“I know a lot of people outside the group would snigger and say we didn’t win anything so we didn’t achieve anything. That’s true but I still don’t walk away from the thing thinking it was a failure because 99% of the group were going in the one direction – in terms of preparation, in terms of how we lived, in terms of what we wanted to do, in terms of respect in the group, all that kind of stuff. We were like that for about four or five years and that is hard to get into a group. You’re nearly half satisfied that you couldn’t have done anymore. You walk away having not achieved what you want to do but once you can say you tried your best, and knowing that, what more can you do.

“I’ve so many great friends that I would have played with during that time and we still keep in contact, which is difficult because you play with so many people down through the years between club and county, for a group to stay so tight is probably unusual,” said Sweeney.

And by God, they came close. There are four games that particularly stand out for Sweeney, games that Kildare lost but they could and, in some cases, should have won. He’s not one for bemoaning luck or referee’s decisions but there were so many fine margins that just went against Kildare.

“The Donegal game (2011) is the one that sent us one way and sent them the other way. I don’t want to say about referees or say that we were unlucky but things could really have went the other way so easily, it’s just all about inches.

The 2011 All-Ireland quarter-final defeat to Donegal is one that still haunts Sweeney
Photo: ©INPHO/Ryan Byrne

“These were all things in our control, I’m not blaming anybody but ourselves. Donegal in 2011, in 2009, Dublin and Tyrone, both games were completely in our grasp and we were ahead at half time. Down (All-Ireland semi-final) in 2010, to let them get that sort of lead was unacceptable. They are the four games that stand out for me.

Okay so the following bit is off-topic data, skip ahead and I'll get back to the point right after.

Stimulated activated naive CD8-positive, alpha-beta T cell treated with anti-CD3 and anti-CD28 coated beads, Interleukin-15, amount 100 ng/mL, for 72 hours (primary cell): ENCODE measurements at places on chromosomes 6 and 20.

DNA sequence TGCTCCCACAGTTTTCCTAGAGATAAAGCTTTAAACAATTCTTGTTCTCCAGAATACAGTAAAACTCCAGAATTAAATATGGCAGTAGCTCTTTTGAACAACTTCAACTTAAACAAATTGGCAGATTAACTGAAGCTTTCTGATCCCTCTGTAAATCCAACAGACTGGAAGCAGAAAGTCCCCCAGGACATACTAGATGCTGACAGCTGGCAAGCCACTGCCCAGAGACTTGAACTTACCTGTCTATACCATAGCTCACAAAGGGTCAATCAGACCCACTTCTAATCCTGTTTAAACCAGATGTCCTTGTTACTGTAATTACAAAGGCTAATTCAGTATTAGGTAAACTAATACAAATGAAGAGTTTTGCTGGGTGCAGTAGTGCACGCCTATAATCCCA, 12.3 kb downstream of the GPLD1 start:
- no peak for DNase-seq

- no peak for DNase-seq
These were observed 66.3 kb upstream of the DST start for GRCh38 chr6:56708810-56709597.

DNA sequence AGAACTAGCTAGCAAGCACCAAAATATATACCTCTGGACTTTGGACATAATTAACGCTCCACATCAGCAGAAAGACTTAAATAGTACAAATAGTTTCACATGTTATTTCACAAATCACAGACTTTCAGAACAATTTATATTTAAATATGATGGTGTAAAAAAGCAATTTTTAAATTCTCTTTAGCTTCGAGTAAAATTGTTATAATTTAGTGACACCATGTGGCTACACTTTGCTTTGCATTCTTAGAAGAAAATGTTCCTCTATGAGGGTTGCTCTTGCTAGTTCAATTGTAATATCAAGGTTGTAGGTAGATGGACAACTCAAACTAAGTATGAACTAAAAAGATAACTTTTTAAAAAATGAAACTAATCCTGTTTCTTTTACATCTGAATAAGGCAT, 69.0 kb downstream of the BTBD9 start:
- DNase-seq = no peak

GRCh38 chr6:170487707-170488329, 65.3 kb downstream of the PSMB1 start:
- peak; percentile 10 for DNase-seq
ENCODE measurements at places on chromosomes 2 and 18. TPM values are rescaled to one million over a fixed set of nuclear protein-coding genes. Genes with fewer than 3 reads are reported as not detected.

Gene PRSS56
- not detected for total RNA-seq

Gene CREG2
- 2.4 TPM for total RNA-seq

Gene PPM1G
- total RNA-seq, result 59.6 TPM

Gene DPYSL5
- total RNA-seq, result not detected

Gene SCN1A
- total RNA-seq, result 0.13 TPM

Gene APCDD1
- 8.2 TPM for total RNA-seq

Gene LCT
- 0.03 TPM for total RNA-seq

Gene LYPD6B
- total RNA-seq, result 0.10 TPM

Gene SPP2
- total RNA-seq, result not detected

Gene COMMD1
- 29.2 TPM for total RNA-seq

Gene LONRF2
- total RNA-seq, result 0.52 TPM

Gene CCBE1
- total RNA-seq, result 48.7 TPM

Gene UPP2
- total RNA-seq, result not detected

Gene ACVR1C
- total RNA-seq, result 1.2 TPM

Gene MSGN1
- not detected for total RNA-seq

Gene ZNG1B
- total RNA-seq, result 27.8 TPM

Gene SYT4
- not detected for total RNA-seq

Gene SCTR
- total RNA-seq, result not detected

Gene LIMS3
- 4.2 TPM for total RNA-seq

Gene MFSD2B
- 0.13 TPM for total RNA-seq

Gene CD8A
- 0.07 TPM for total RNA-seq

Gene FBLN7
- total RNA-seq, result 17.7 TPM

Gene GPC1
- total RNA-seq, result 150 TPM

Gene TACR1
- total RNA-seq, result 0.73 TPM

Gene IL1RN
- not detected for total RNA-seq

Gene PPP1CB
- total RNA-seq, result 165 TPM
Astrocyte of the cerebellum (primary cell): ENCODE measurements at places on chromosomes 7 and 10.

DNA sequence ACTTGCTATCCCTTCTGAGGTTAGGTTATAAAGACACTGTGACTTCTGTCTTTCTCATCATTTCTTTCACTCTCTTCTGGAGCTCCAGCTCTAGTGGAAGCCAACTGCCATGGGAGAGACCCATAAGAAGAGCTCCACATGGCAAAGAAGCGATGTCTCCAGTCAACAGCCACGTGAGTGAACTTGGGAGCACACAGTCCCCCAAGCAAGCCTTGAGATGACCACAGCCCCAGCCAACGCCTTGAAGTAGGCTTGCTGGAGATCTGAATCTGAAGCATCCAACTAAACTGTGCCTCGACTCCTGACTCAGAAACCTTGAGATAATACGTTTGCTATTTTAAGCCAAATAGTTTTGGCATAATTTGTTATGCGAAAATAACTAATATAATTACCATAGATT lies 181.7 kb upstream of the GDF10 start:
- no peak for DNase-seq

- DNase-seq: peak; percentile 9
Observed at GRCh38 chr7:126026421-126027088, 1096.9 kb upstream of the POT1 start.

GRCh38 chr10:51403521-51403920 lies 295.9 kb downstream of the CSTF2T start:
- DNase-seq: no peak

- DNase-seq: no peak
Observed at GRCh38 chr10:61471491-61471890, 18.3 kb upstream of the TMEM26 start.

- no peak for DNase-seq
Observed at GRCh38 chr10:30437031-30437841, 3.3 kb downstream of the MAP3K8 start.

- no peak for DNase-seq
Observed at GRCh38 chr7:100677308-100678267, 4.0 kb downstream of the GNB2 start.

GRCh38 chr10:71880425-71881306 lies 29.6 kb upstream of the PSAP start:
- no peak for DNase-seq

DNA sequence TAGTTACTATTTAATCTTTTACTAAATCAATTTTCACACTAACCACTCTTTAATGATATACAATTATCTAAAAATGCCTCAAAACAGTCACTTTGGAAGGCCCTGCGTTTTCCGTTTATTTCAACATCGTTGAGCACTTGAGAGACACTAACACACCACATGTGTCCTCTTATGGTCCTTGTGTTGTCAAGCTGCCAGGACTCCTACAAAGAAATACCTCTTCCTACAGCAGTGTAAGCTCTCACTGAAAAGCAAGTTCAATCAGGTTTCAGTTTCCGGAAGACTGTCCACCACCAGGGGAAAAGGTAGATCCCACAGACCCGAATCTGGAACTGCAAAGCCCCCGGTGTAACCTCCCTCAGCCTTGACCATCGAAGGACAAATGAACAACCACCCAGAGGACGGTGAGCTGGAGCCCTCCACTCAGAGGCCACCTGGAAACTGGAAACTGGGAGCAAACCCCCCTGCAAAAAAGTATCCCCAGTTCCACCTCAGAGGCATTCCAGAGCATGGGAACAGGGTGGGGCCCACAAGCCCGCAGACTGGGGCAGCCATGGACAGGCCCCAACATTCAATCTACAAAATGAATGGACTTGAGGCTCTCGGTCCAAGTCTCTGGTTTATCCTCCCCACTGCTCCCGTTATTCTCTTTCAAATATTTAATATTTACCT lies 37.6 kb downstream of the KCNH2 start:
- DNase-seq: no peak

A win in just one of those big games could have made such a difference to the team.

“I saw it so often with Moorefield, we were able to grind out those sort of games, like that Kildare versus Dublin one in 2009. If Moorefield were in a similar sort of game they probably would have been able to grind that out because we were used to being in those situations. When you are second and trying to get up the ladder it’s like trying to get a first pull up, you are just trying to pull yourself up and get your chin over the bar for the first time and then it becomes easy the next time.

“People outside the group might have said we were soft or whatever but I don’t believe that. There were some really top guys there that wouldn’t shy away from anything, and it was the same during Cian’s time. It’s just so hard to get over that line once and sometimes you do need a bit of luck.

“Going back to 2000 with Moorefield, we were really nervous the day of the final, really nervous. It started off bucketing rain and we were playing with the wind and got two goals early on, Cian O’Neill and Brian McGrogan with two of the scrappiest goals you’d every see. They were lucky goals but they gave us a sense that we could do this and it just relaxed us into the game. During that time with Kildare, we never really got that kind of break which could have helped us get over the line,” said Sweeney.

By 2013, injuries were hampering Sweeney and he made the call to finish his inter-county career before the decision was made to remove McGeeney from his post. Like many who soldiered under the Armagh man, Sweeney still feels the decision to remove him from his position was a dark day for Kildare GAA.

Although that was the end of another chapter in Sweeney’s career he was about to embark on a wonderful journey with Moorefield that we detailed in last week’s paper and ended with him as Kildare GAA’s most decorated footballer.